Drew

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Pax Vobiscum



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PostPosted: Wed Jan 12, 2011 8:11 pm    Post subject:

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Drew wrote:

[Pax Vobiscum:

The question asked refers to salvation by implicit desire. Your post addresses salvation by explicit desire almost in its entirety. Msgr. Fenton traces the development of salvation of explicit desire to theologians in the early 17th century which would make it a relative new development in the history of the Church. Salvation by implicit desire is another matter. Msgr. Fenton traces that to the mistranslated phrase in the encyclical Mystici Corporis in 1943.

You apparently agree with the 1949 Holy Office Letter that teaches salvation by implicit desire. You also believe that this salvation by implicit desire must have supernatural faith, hope, and charity. Since faith is believing what God has revealed on the authority of God who reveals, how is it possible to make an act of faith in a revealed truth that you do not know? How is it possible to have supernatural hope when you do not know what has been promised? How can you have supernatural love for something unknown? St. Thomas says you cannot love what you do not know. Write a credo of implicit faith and publish it in your next post.



The issue that needs to be clarified is the object of the implicit or explicit desire. Several times you referred to "salvation by implicit desire" as if the object of the implicit desire was merely salvation. It is not.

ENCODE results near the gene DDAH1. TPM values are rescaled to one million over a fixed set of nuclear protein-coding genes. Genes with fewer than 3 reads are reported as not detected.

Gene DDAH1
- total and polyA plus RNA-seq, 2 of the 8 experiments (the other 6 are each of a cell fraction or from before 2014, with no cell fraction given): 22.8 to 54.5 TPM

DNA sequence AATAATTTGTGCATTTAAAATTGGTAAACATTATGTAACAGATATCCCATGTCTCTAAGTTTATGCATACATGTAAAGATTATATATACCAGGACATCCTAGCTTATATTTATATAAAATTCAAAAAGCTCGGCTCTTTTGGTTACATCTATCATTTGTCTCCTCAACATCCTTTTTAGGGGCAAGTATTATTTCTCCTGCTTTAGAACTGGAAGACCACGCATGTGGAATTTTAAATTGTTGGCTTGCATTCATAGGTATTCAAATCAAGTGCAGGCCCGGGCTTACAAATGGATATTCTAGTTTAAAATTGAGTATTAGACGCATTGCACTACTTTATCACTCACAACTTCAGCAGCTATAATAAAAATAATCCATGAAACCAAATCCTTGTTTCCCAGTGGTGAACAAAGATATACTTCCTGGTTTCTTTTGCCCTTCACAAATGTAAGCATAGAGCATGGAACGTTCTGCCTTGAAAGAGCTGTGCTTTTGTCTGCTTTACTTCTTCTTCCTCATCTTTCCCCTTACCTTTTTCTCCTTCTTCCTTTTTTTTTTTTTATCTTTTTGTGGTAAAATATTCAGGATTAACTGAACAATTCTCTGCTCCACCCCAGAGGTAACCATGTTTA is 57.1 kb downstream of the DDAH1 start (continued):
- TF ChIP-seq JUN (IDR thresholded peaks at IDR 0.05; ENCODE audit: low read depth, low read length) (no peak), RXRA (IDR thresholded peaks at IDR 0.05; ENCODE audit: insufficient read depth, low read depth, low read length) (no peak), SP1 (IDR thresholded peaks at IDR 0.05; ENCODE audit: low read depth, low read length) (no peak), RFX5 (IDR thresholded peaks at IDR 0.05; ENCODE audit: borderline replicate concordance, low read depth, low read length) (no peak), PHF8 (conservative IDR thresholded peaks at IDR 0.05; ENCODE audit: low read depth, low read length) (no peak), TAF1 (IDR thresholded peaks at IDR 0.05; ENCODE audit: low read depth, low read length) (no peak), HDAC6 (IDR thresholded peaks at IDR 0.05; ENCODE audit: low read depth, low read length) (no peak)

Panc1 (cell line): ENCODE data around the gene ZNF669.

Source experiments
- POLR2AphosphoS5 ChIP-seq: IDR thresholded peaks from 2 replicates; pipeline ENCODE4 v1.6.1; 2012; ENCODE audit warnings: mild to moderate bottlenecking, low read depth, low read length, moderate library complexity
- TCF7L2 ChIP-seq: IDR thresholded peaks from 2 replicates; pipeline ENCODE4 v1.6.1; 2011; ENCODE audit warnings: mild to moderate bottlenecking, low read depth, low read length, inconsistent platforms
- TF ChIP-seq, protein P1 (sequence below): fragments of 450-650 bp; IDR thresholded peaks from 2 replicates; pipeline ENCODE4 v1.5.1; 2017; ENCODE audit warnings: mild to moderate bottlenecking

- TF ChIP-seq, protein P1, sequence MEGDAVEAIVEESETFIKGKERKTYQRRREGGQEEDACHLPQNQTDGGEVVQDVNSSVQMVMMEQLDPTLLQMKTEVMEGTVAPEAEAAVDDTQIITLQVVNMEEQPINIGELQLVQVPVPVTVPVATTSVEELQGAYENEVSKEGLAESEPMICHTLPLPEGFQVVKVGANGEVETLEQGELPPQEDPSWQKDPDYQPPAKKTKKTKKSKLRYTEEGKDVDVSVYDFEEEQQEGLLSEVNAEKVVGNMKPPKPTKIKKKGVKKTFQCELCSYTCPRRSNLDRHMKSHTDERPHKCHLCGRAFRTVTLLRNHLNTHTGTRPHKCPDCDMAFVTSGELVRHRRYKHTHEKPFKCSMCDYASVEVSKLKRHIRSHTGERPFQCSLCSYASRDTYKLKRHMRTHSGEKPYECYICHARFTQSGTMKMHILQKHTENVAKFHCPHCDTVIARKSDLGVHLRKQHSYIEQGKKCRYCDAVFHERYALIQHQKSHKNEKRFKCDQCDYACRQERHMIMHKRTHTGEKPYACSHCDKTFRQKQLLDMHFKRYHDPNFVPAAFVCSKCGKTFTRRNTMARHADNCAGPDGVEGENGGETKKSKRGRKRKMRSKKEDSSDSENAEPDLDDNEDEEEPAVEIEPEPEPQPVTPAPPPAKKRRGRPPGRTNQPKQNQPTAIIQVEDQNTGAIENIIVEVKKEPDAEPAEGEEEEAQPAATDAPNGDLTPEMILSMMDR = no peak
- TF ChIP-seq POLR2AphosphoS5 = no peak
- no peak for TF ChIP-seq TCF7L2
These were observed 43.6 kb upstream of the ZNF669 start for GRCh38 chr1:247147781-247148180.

When the letter speaks of attaining something in reality (in re), or by desire (in voto), whether implicit or explicit, it is referring to a specific object; and the object in question is not supernatural faith, hope or charity. As your bolded comments above demonstrate, these cannot be possessed merely by an implicit desire to possess them. All three of the theological virtues must be possessed in reality if the person is to be saved, which is exactly what the 1949 letter and the article of Fr. Fenton teach.

So what is the particular object of the explicit or implicit desire. The object is formal membership in visible society of the Church. That is the precept which, under certain circumstances, can be satisfied by merely desiring it, even implicitly. But to actually be saved requires more than fulfilling the positive precept requiring membership in the visible society of the Church; it also requires the actual possession of supernatural faith, hope, and charity, without which membership in the visible society of the Church, whether actual or merely by desire, will not suffice.